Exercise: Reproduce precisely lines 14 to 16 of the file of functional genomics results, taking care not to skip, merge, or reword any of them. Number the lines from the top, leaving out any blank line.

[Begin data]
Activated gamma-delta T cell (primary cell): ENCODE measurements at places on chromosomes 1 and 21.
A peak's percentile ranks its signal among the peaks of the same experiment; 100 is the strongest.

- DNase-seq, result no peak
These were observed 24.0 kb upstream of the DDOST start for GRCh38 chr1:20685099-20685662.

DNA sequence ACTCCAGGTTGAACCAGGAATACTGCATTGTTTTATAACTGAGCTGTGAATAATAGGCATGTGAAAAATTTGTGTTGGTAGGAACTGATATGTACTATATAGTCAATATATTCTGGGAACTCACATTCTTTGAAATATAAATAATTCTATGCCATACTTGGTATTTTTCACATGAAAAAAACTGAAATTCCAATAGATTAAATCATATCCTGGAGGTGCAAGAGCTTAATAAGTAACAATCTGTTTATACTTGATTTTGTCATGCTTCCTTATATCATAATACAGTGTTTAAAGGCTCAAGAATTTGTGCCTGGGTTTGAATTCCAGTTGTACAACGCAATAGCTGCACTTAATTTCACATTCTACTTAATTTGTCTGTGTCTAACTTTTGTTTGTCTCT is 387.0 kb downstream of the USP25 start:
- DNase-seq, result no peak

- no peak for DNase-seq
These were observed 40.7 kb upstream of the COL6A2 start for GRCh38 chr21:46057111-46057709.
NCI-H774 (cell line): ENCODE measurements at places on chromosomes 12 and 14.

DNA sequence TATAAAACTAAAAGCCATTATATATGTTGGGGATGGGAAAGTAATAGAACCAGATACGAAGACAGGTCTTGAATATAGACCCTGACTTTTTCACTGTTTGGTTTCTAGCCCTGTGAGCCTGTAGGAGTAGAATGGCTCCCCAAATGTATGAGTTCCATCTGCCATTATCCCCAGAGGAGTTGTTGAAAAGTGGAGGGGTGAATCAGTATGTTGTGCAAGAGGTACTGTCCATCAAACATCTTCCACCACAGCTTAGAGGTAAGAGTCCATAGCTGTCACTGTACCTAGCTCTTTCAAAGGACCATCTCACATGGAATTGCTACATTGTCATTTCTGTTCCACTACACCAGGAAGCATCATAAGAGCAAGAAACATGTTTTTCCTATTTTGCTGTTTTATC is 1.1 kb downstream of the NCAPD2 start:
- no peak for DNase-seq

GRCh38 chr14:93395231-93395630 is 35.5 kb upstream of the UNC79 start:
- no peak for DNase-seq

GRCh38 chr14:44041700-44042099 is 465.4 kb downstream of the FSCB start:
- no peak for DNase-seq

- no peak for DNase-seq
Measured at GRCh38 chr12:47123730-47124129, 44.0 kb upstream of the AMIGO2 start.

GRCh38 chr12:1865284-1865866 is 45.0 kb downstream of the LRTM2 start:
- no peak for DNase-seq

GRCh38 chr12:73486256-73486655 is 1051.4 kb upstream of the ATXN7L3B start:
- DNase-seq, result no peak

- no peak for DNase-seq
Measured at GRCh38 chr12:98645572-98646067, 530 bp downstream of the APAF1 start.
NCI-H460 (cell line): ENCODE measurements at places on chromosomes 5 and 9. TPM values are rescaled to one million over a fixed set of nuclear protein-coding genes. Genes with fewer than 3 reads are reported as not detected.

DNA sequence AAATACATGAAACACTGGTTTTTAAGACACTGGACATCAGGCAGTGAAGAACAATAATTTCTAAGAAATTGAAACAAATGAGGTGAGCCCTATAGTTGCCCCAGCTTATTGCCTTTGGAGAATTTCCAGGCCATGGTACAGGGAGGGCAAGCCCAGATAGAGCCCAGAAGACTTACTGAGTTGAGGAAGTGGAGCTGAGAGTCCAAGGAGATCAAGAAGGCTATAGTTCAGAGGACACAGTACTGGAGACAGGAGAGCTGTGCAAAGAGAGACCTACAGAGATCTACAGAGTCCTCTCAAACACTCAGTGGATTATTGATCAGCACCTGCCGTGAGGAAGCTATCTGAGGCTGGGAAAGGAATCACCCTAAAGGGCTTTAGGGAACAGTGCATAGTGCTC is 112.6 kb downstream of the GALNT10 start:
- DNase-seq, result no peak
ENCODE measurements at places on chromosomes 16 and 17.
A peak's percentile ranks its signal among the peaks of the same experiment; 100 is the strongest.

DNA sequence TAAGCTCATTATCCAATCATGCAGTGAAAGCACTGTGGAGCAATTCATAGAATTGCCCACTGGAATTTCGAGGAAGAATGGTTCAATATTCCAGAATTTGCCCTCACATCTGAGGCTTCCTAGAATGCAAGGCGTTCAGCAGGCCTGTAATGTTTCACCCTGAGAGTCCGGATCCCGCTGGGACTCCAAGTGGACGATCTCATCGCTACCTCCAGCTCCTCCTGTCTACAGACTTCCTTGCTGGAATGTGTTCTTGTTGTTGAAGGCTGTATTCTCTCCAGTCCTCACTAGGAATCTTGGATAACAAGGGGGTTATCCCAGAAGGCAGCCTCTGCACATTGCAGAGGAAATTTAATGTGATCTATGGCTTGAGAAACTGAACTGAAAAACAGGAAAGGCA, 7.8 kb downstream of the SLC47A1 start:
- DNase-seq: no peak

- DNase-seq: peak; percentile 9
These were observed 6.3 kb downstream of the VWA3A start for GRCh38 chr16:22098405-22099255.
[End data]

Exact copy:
GRCh38 chr14:44041700-44042099 is 465.4 kb downstream of the FSCB start:
- no peak for DNase-seq

- no peak for DNase-seq